Never look to the lightweight division for stability, for a single continuity of reign, but count on it for verve, for its vast canvas of styles and—just when you begin to look away from it—that sudden transfusion of a new face. The latest: Roberto Duran. His face: as smooth as the handle of a rare Malacca cane. His style: so rowdy that the ghost of Joe Gans must be desperate for a medium.
But not even the old master, classicist though he was, would deny what is the whole, stark essence of the ring: the ability to hit. Duran, of Panama, knows nothing else; Ken Buchanan, of Scotland, knows much more, very little of which he had an opportunity to display last week in Madison Square Garden, where Duran used all but his teeth to rip the lightweight title from the champion. He left Buchanan at the end bent and holding his groin, a broken bird wasted by a violent storm.
Except for a strong Panamanian delegation, few among the crowd of 18,821 that paid a record $223,901 for an indoor lightweight fight could find much of a peg on which to hang real hope for Duran. He seemed able to punch, with 24 knockouts in his 28 previous fights, but that was the extent of intelligence on him, hardly enough to cause bettors to ignore the cool craft of Buchanan, who had become a Garden favorite and was making his third defense of his title.
As he is in the ring, the Scot was unruffled before the fight, even though the usual bombast and threats trickled back to his camp. Aside from saying that he thought certain remarks by Duran lacked taste and were not properly respectful, he was a model of reserve. "I love the title," Buchanan said, sipping tea the afternoon prior to the fight. "I will not part with it easily; certainly it will not be taken from me by words."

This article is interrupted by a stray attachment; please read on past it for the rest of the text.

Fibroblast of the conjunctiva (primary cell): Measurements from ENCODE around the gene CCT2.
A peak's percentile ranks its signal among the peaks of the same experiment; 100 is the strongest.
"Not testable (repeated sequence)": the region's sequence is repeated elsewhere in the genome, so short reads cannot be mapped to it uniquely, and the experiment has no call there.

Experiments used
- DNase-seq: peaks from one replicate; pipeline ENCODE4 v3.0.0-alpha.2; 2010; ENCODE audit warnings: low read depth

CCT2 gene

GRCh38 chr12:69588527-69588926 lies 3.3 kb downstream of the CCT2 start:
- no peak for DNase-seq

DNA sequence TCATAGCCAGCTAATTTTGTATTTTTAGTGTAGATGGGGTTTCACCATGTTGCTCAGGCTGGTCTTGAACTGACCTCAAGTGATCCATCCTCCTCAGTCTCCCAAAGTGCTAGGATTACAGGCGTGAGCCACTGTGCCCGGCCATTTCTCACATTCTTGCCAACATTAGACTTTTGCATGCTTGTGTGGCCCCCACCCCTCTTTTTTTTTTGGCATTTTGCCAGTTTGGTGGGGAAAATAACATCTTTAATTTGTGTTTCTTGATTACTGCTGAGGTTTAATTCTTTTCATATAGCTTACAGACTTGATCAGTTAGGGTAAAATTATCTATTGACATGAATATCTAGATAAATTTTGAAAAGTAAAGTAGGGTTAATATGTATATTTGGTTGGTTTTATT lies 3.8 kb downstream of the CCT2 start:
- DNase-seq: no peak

The words by Duran predictably aroused his Latin legion, but one had to wonder from what depth of Duran's emotions they had surfaced. Many fighters, no matter what their lineage, are inclined to spit invective, to declaim about their manhood. Most of the time it is wise to dismiss the facade and try—if one ever can—to cut to the raw ganglia of a fighter's character. So the question about Duran was this: how much of him was snarl and snap, how much was only posture?
It is doubtful that Buchanan was at all psyched, but it became intensely clear that Duran had his ear to the music of the moment, that something was swelling within him more than just hard resolution. As he moved from corner to corner of his dressing room on fight night, his face drawing as tight as a hide drying in the sun, his eyes like those of a small animal waiting for a sound, who could not feel a force in the room, could not hear the clank of deadly armor in the air?
"War on June 26," he said in Spanish, repeating once more what he had said so often while in camp.
"That's now!" a friend told him.
"So we go to war," Duran smiled. Crossing himself, he left for the ring.
War is too remote a word to describe this night, too imprecise for what Duran did to Buchanan. Call it pure assault with intent to maim and disfigure. There is an old Scottish maxim: "If at first you don't succeed, first try the knee...then the head." But it was Duran who used every part of his anatomy, everything but his knee, and he would be accused of that breach of etiquette, too. "I have never seen such a referee," Buchanan said later. "He don't give no protection at all."